Night departure of a balloon during the Siege of Paris, 1870.
During the Siege of Paris in the Franco-Prussian War, 1870-1871, balloons were manufactured within railroad stations in Paris. The balloons were used to get mail and passengers out of Paris.
During the Boer War in South Africa, 1899-1902, a balloon is used to watch for the Boers.
Military Use of Balloons in the Mid- and Late Nineteenth Century
In the nineteenth century, the military used balloons for three purposes. One was for aerial bombing of military targets. The second was for aerial reconnaissance by captive balloons. The third was for communications and to transport personnel, mail, and equipment.
The first aerial bombing was attempted in 1849 when the Austrians launched 200 pilotless, bomb-carrying hot-air balloons against forces defending Venice. Each bomb was released by a time fuse. However, the wind sent the balloons back over the Austrian troops. This idea was abandoned until the Japanese revived it in World War II.
In France and Austria, there was a brief attempt to use air-filled balloons (Montgolfiéres) during the Italian campaign of 1859, but the results were unsuccessful because the balloons would not stay aloft long enough.
Improved versions of balloons were used for bombing in various colonial military campaigns, such as in the French capture of Dien Bien Phu near the Vietnam-Laos border in 1884. In the early twentieth century, the Japanese used balloons against Russian forces in Manchuria in 1904-1905, as did the Italians in Tripoli in 1911-1912. This use of balloons for bombing by the Japanese and Italians violated the 1899 Hague Peace Conference that banned the "discharge of any ...explosive from balloons."
The wartime use of balloons for bombing continued into modern times. Zeppelins were effectively used during World War I. During World War II, the Japanese turned the balloon into the first intercontinental strategic weapons delivery system when they sent about 9,000 hydrogen-filled balloons to the West Coast of the United States.
Possibly the most dramatic use of balloons in the war in Europe took place in September 1870 during the siege of Paris in the Franco-Prussian War. When Paris became completely surrounded by the Prussians, French aeronauts suggested to the head of the Post Office that balloons should be used to communicate with the outside world and with the provisional government at Tours. The Post Office accepted the suggestion, and on September 23, the professional aeronaut Jules Durouf departed from the Place St. Pierre in Montmartre in Le Neptune with 227 pounds (103 kilograms) of mail. He landed his balloon safely three hours and fifteen minutes later behind enemy lines at the Chateau de Craconville. On his way, Durouf dropped visiting cards on the enemy position as he flew above the reach of enemy guns.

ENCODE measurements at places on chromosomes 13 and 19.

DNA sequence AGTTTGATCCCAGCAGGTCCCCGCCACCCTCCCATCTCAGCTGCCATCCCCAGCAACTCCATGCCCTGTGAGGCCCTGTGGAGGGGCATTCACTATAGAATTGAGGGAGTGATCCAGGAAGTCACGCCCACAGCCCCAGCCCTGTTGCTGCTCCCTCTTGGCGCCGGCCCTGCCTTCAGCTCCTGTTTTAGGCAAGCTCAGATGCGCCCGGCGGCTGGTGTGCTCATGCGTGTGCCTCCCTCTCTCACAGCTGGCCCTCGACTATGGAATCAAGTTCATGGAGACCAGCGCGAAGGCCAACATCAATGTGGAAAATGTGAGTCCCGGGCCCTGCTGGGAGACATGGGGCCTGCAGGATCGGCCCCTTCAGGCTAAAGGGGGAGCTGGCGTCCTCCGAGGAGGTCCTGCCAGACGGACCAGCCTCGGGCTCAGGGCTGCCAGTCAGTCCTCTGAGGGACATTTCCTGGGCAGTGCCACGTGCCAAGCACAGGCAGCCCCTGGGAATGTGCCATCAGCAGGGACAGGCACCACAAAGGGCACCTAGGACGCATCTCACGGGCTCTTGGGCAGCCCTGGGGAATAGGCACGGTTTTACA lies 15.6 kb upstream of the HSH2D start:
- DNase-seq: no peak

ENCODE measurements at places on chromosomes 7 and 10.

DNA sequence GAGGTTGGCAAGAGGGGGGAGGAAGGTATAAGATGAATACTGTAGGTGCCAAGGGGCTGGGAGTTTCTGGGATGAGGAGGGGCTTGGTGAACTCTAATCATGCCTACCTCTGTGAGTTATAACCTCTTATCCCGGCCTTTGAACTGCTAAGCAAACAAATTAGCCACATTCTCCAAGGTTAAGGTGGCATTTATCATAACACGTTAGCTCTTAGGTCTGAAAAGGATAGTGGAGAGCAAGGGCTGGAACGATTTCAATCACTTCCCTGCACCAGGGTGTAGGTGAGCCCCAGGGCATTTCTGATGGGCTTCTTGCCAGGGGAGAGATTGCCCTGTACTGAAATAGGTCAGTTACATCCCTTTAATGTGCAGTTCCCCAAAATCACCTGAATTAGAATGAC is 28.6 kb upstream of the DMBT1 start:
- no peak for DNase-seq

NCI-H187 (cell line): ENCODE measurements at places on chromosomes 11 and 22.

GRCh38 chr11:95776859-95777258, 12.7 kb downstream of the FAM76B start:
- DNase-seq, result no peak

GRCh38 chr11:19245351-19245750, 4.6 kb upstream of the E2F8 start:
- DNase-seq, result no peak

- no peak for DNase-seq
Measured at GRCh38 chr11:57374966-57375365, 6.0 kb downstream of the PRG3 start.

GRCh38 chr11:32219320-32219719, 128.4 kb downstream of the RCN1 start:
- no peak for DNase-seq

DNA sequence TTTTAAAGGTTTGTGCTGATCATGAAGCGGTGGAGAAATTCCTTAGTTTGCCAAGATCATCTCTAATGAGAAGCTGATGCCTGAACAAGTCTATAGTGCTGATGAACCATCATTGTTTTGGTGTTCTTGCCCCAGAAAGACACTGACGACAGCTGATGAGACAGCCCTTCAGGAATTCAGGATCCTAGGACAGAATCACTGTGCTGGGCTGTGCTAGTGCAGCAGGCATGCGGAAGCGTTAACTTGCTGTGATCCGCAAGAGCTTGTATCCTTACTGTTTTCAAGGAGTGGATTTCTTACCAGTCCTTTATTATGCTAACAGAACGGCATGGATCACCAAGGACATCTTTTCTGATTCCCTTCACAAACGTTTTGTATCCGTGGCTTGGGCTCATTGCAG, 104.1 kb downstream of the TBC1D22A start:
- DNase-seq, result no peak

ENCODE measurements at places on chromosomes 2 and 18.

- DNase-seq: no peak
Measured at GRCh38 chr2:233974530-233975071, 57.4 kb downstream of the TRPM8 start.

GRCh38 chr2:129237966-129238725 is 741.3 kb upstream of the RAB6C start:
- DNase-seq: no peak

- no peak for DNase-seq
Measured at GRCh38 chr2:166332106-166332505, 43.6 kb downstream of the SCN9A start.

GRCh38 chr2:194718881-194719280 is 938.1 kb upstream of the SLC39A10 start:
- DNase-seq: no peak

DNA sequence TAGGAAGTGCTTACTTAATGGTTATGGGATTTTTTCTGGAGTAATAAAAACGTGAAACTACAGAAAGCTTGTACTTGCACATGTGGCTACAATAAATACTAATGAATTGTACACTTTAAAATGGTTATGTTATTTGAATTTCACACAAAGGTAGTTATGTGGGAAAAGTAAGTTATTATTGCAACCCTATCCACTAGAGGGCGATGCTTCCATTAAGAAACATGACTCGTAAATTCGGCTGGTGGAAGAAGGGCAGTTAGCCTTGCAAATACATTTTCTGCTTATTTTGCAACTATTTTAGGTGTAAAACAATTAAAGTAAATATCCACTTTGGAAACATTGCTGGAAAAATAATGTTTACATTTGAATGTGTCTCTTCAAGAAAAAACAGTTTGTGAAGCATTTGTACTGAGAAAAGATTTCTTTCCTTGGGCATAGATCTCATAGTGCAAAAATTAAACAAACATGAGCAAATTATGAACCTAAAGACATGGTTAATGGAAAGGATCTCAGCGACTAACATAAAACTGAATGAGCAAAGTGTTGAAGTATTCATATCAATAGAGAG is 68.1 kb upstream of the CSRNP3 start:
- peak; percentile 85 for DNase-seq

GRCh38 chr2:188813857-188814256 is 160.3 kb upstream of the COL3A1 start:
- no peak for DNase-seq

Due to the direction of the winds and the fact that balloons could not really be steered, the stream of balloons went in only one direction—out of Paris. So, a later balloon, La Ville de Florence, transported carrier pigeons as well as mail. The pigeons were used by the French to carry messages back into Paris.
Since the balloons did not make their way back to Paris, the French needed more and more balloons and began a flurry of balloon building. These new balloons were built with cheap materials and were often piloted by inexperienced aeronauts. Originating from the temporarily empty railroad stations and yards, they ferried people, as well as mail and pigeons out of Paris. Some were barely able to reach a safe landing away from enemy lines. On October 7, 1870, the minister of the new French government, Léon Gambetta, made a dramatic escape from Paris by balloon, and with his chief assistant, Charles Louis de Saulces de Freycinet, established a provisional capital in the city of Tours.